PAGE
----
The final race itself was a lot of fun, I thought I would be so focused I wouldn’t really get a chance to actually enjoy the racing element, but I did. I got to go really fast and really enjoyed it. It was awesome.

What were the competitors like?

All the competitors were incredible both on and off the track. On the first night of race camp, my mum asked me who was a contender and I said everyone was a contender. To make it to this stage you needed to be seriously quick. Throughout the event they didn’t disappoint. Everyone fought incredibly and everyone had the ability to win it. We all got along very well and in the evenings had lots of fun with pranks and general banter.

Tell us about the final race.

I started from pole, lead for a bit, Thibault Lacombe was fast and he soon caught up. Thibault managed to get passed me when I missed a gear – I grabbed second instead of fourth.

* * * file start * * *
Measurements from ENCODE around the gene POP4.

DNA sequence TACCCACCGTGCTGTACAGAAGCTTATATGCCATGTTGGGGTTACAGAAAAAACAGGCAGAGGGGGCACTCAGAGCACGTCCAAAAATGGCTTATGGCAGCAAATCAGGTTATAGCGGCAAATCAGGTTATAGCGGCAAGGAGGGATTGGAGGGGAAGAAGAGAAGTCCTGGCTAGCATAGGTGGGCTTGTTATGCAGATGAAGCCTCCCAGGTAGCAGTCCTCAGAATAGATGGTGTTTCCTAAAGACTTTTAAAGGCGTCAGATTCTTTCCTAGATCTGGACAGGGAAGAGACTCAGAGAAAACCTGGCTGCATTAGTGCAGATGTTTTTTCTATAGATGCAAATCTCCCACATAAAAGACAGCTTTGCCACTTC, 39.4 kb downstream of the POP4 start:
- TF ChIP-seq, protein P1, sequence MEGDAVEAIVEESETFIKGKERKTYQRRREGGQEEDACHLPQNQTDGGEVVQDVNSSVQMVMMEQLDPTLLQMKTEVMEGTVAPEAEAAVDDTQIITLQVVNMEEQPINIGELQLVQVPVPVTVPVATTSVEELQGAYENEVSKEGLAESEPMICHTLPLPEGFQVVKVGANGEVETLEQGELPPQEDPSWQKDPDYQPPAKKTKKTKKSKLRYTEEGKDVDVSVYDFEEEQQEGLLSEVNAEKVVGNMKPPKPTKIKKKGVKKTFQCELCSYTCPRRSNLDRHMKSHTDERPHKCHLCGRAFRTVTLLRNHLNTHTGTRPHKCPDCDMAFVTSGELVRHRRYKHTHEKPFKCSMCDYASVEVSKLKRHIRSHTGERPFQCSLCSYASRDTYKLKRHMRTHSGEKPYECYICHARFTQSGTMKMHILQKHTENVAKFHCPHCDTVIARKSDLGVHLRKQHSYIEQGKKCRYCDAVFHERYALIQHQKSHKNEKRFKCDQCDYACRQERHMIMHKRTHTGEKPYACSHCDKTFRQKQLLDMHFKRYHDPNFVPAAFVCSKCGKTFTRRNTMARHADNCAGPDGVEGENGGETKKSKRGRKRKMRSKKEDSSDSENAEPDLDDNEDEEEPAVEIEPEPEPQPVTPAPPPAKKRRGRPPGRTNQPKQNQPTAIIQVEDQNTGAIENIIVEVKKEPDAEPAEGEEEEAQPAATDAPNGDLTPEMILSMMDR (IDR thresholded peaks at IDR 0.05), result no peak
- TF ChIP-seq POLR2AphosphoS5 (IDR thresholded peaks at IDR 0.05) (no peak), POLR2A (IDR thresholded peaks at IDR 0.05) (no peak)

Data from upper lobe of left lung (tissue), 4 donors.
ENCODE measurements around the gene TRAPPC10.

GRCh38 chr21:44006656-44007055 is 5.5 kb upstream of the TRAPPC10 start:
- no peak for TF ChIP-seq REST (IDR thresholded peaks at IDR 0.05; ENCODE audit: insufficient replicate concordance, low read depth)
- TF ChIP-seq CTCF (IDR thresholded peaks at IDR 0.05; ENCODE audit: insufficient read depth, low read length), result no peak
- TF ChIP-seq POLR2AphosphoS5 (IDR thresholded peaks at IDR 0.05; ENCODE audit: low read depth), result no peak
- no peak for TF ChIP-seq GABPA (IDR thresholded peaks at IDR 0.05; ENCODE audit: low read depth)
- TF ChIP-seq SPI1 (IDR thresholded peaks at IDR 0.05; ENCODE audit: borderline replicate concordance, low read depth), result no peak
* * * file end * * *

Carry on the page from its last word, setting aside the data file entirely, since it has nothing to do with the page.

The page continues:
After that, I knew I would have to push and race hard if I wanted to win the race and, ultimately, the race seat at the Dubai 24hrs. I put my head down and got a good run out of Brooklands. I tried a move down the inside and that put him off slightly, Thibault ran wide at Copse and I went through. Thibault is a quick driver so I had to pull out a gap. It was a good feeling to get back in the lead. Once I was out in the lead, I had to keep calm, every single lap I was saying, “come on, come on”. The radio wasn’t working so I couldn’t hear when the race would finish. Eventually when I saw the flag I was like, “yeah baby, yeah baby!” It was a killer race and the best way of wining the event.

You raced against Thibault Lacombe what were your thoughts of him?